Newly opened restaurant Sussex is the latest (and greatest) venture of the Gladwin brothers, following on from the success of The Shed (Notting Hill), Rabbit (on the Kings Road) and Nutbourne (in Battersea). There is culinary history in the very bones of the restaurant site on Frith Street in central Soho – it used to house first Bruno Loubet’s first solo restaurant Bistro Bruno and later Anthony Demetre’s seminal restaurant, Arbutus.
With ingredients sourced directly from the Gladwins’ family farm and vineyard, or else from only the very finest local suppliers, the brothers are committed to an ever-changing seasonal menu with sustainability at its heart. Combining the rustic with the refined, Chef Patron Oliver Gladwin moves away from his previous sharing-dish concept and serves up course after course of simple yet elegant goodness, combining the classic with the progressive!
Mixing contemporary artworks with carefully chosen artisan furniture and dark oak panels, Sussex feels almost ski-chalet like. Coming in from a chilly December evening it instantly feels warm and welcoming, without a hint of pretension or unnecessary fuss. The staff greet you like long-lost friends and the atmosphere is one of great good-humour and bonhomie. The layout makes impressive use of a relatively small space, with a lighter, brighter bar area towards the front and a tucked away, candle-lit back area for a spot of real romance.
The crowd at Sussex come 8 pm (and what a crowd – this is clearly somewhere that needs booking ahead) couldn’t have been more diverse. From the casual to the classy; large noisy groups of friends, close-leaning romantic couples, and even young families. Sussex – brand new though it might be – already has the feel of a well-established local, somewhere you could as happily bring your date, your office party or your mother. The one thing everyone seemed to have in common was an appetite for good food and a good time.
The menu at Sussex is reassuringly brief – often less than 6 options per course – though might still seem intimidating when you see something like marmite mushroom éclair listed. I can only encourage visitors to Sussex to put their faith in the excellent staff who are more than happy to answer questions and advise. The flavour combinations are classic, the seasonal ingredients are carefully chosen – chef Oliver Gladwin’s philosophy “what grows together, goes together” – and all the plates are executed with genuine artistic flair.
To begin with, the bar snacks alone are worth coming back for; we enjoyed meltingly lovely venison cigars (yes, you read that right) with horseradish (£6), crispy pork belly bites with kimchi (£4) and the scary-sounding but to-die-for mushroom marmite eclairs (£4).
Then for starters, I opted for sweetly delicious (not to mention absolutely huge) hand-dived scallops, with blood pudding, Jerusalem artichokes, apple and sour cream (£14), while my partner was in pasta-Heaven with his South Downs hare ragu, egg yolk, pappardelle, tarragon and English pecorino (£9). We couldn’t resist sharing the venison and mushroom wellington special (£58 for two), which came with crisply moreish vinegar powdered straw chips and buttered rainbow brassicas. Though it may seem pricey, there’s more food on the plate than at first meets the eye and was a perfectly executed dish. The only slightly underwhelming note came in the form of dessert; my chocolate and disaronno mousse with caramel sponge and raspberry sorbet (£6) was refreshing, and my companion’s magnum viennetta was perfectly lovely but didn’t hit the absolute highs of the earlier courses.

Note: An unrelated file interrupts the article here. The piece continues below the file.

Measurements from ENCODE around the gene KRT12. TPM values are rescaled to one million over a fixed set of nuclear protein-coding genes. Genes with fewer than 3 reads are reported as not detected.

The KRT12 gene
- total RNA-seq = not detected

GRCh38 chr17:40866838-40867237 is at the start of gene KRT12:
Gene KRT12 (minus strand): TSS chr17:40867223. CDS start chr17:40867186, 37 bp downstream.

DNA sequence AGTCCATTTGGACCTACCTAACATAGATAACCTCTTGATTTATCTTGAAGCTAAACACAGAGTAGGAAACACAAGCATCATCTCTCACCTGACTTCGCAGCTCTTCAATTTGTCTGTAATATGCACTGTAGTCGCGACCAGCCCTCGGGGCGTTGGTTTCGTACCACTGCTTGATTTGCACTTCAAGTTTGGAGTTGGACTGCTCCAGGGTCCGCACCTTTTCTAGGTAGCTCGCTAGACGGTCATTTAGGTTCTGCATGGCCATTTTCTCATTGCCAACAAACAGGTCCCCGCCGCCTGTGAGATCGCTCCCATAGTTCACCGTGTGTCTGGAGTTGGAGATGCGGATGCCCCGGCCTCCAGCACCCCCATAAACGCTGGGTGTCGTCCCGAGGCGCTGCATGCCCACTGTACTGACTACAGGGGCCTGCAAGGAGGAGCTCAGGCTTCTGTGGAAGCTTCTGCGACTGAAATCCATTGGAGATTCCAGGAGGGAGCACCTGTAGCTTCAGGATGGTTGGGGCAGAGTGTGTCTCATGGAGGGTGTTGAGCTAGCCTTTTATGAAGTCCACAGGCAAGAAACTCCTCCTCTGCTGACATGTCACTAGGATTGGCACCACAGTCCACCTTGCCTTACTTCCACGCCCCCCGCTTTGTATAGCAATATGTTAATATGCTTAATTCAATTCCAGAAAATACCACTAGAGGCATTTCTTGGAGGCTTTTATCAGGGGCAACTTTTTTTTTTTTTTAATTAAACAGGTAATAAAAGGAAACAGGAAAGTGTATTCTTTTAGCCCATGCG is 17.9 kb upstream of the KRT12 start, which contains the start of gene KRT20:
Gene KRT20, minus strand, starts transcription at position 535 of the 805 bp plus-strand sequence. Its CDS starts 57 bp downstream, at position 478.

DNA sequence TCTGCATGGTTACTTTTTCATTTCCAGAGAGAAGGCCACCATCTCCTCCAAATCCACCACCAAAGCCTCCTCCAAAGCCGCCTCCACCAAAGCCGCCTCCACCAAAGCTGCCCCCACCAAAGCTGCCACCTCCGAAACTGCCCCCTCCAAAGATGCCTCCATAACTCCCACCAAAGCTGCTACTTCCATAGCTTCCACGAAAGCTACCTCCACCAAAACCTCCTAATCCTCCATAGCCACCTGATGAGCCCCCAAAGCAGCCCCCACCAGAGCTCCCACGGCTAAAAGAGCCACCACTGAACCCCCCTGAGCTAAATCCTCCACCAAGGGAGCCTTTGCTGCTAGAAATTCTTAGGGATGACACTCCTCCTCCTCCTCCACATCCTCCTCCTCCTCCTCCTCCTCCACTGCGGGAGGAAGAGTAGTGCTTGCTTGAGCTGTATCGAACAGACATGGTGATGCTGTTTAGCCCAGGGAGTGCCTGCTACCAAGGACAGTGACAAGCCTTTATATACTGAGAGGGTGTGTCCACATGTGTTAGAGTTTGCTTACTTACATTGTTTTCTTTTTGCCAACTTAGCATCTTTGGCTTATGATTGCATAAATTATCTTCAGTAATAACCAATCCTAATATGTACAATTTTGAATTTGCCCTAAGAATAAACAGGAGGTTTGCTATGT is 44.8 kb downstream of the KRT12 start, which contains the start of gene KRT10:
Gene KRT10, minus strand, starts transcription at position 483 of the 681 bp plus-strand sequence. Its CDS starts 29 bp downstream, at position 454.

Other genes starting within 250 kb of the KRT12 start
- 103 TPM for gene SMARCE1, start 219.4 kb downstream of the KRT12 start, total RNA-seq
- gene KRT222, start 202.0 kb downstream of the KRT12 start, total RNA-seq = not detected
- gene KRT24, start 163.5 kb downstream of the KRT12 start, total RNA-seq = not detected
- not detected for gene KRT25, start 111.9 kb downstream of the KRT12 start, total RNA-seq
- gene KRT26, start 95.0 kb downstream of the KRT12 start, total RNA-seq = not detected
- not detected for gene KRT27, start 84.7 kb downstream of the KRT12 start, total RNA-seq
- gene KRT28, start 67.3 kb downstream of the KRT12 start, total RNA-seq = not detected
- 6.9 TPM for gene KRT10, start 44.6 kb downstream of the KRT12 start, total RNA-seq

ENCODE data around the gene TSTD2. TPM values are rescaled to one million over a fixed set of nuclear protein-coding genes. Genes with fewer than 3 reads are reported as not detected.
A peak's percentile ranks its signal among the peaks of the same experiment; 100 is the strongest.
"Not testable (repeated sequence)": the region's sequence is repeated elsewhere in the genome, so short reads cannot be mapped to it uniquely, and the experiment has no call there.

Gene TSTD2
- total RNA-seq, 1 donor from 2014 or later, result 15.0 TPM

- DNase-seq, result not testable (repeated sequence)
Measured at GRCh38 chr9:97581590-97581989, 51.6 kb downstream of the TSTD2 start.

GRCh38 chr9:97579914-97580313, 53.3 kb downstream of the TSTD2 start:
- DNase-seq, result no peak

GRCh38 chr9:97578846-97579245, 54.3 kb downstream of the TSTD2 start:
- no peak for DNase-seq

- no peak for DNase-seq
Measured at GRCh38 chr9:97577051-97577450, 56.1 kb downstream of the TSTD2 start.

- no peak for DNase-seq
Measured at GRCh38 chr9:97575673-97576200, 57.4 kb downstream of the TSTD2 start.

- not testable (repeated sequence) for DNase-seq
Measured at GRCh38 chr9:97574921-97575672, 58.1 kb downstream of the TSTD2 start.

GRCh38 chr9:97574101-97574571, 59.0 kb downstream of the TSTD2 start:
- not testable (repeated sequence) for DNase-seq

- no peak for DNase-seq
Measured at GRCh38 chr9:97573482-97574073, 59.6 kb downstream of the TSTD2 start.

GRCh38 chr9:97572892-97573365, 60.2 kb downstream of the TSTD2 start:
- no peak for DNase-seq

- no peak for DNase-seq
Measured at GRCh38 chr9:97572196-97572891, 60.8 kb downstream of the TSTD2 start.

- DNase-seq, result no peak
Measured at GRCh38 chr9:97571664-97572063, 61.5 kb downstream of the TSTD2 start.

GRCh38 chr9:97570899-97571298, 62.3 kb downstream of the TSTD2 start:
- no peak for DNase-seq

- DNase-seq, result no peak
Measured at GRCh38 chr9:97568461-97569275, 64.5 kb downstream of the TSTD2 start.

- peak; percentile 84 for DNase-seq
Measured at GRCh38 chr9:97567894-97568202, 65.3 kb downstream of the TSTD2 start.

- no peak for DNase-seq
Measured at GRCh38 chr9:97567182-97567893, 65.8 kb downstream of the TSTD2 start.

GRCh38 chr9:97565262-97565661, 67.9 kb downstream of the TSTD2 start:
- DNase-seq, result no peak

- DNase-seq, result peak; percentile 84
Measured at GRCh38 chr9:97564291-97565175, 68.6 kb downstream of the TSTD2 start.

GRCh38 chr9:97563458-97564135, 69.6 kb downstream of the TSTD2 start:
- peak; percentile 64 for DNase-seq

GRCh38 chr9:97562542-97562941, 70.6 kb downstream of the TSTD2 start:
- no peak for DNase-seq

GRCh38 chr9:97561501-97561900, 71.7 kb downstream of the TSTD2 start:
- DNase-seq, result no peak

At the end of the meal, and despite bursting waistlines, I did almost consider ordering some more marmite eclairs to go…
The bar is an excellent pit stop in itself, even if you’re not sitting down to dinner, with a genuinely top-notch cocktail menu. Our excellent barman recommended the British Negroni made with Adnams Copper House gin and Kamm and Sons vermouth (£12) which went down an absolute treat at the end of a long week. Likewise, my partner’s Sussex 75 made from rhubarb and ginger gin, lemon and Nutty Wild sparkling wine (£12) was the sort of drink you could happily stick with all night. The wine list is also short but interesting, with plenty of wines from the Gladwin’s own vineyard and a good selection of (of course) Sussex wines. With dinner, I enjoyed an excellently well-paired Josef Ehmoser Gruner Veltliner (£6.50 per glass) with my scallops and a delicious 2018 Chinon Rouge (£7.50 per glass).
In a nutshell
Sussex exudes genuine warmth and appealing rustic charm, from the fantastic staff to the beautiful plates of food. I can’t think of an eatery that better captures the spirit of the outdoors whilst being slap bang in the buzzing middle of London. Absolutely somewhere worth returning to no matter what mood you’re in and who is with you – Sussex will put a smile on your face!